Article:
Name: Ka Baird
Occupation: Musician/ vocalist / educator
Current Release: Respires on RVNG
Recommendations: MC Yallah’s (w Debmaster “Kubali” and Meara O’Reilly) Hockets For Two Voices
Website/Contact: Stay up to date with Ka Baird's music and shows at www.kabaird.com
When did you start writing/producing music - and what or who were your early passions and influences? What is it about music and/or sound that drew you to it?
I was attracted to the magic of music, sound, performance, theatre from as far back as I can remember. I had a hernia surgery when I was in kindergarten and I remember taking much comfort in my Curious George stuffed animal and music, which for me at the time was like the Muppets Movie soundtrack or Lily Tomlin’s “Free To Be You and Me” or something. When I first started taking piano lessons I would deviate from the lessons and start writing my own songs or riffing on a classical piece. I also was in a ton of plays and summer stock productions.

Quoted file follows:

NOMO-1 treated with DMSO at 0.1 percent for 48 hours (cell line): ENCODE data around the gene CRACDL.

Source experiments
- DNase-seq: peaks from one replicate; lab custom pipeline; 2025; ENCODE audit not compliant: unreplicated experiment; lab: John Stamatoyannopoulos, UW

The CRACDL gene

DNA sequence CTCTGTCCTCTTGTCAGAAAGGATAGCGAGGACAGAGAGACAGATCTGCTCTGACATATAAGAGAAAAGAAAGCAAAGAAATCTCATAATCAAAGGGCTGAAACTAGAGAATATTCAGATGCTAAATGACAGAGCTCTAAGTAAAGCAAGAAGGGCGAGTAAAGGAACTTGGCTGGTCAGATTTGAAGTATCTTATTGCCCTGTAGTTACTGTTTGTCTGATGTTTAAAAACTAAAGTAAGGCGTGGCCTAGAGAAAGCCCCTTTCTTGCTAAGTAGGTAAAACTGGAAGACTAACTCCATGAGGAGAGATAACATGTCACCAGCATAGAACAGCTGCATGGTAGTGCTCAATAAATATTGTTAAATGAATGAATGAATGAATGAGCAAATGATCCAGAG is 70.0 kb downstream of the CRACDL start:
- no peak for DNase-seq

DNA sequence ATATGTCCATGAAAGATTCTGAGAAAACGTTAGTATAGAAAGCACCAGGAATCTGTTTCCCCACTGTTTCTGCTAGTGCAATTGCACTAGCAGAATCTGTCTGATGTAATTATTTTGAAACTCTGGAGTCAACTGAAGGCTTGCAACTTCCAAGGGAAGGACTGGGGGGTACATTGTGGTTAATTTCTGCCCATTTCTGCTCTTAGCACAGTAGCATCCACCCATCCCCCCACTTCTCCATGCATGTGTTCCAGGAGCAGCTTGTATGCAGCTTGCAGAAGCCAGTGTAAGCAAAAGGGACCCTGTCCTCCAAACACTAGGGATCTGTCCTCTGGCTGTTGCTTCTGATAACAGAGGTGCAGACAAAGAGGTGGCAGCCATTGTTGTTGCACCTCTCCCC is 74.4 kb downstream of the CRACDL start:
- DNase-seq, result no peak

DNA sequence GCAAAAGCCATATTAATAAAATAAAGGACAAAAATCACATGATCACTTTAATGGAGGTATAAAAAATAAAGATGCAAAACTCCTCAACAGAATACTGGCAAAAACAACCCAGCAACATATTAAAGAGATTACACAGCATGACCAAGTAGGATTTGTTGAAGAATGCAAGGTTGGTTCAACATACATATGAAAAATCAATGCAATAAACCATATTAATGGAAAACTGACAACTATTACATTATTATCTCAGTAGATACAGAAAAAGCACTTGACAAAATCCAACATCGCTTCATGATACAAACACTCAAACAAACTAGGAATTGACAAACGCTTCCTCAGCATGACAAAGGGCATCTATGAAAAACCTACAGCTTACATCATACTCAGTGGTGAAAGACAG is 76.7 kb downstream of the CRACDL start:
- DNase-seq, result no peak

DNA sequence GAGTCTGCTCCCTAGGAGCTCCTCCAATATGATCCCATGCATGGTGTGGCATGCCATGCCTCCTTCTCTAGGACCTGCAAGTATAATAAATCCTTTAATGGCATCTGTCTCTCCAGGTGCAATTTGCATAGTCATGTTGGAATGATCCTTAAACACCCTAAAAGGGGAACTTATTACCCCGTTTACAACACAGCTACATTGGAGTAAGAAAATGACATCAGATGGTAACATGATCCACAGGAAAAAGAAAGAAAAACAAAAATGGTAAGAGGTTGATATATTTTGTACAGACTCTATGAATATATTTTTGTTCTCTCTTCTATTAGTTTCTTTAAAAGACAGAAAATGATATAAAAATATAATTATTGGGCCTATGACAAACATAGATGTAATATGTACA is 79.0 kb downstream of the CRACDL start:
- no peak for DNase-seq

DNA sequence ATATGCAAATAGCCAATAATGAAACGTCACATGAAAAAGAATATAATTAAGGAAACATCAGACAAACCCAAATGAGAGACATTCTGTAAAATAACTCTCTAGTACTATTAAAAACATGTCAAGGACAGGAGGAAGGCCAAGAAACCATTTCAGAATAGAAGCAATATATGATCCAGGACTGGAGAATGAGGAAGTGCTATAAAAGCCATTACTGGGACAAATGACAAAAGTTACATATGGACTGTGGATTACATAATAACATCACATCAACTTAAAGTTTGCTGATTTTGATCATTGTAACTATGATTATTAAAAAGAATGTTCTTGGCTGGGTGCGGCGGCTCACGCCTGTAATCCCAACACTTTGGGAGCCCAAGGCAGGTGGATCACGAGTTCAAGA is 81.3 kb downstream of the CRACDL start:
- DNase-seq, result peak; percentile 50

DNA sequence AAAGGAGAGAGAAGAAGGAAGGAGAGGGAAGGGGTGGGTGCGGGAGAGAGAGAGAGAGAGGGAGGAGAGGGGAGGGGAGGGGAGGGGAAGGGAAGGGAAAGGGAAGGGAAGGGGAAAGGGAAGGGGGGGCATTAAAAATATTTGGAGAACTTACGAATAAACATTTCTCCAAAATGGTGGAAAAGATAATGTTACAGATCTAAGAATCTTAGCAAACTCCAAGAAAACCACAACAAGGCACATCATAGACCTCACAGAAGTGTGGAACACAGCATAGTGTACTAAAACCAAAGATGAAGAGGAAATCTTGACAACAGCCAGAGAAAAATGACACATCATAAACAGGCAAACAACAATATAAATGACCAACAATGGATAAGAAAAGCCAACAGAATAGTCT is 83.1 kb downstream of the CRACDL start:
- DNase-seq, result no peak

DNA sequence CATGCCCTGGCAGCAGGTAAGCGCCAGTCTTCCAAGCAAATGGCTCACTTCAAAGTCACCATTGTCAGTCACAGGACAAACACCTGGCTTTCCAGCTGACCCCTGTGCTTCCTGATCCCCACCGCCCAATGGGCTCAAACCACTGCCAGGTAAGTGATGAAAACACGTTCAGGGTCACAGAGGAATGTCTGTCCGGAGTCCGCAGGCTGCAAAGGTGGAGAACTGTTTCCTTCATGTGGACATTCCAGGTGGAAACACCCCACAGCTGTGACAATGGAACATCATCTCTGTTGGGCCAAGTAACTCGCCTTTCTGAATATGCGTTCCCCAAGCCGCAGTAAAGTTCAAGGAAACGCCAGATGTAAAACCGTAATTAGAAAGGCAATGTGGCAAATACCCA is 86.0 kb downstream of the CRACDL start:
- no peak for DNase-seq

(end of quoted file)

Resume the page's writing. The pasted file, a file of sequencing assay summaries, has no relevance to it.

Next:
When I was 16, I started a band with three other high school friends. We were obsessed with early Throwing Muses, the Raincoats, and The Slits. Our first band was called Vicky’s Box (song off Throwing Muses self titled first album) and later we became Polmolive. We performed maybe twice. Mostly it was about imagining what we would be or could be.
Later around age 20 or so I was living in New Orleans alone for a few months and was lost, not sure what direction to take in life. I had started and stopped college several times already. I was interested in art and music but also writing, philosophy, literature, anthropology. It was during that lost time in New Orleans I had the realization that the act of creating saved me every time. Everything else was consumption; and I believed music was the most immediate of all the art forms. I made a pact with myself during that time in New Orleans to devote my life to music/sound. I started to record my own songs on a handheld tape recorder. My first real attempt at “production.”
For most artists, originality is first preceded by a phase of learning and, often, emulating others. How would you describe your own development as an artist and the transition towards your own voice? What is the relationship between copying, learning and your own creativity?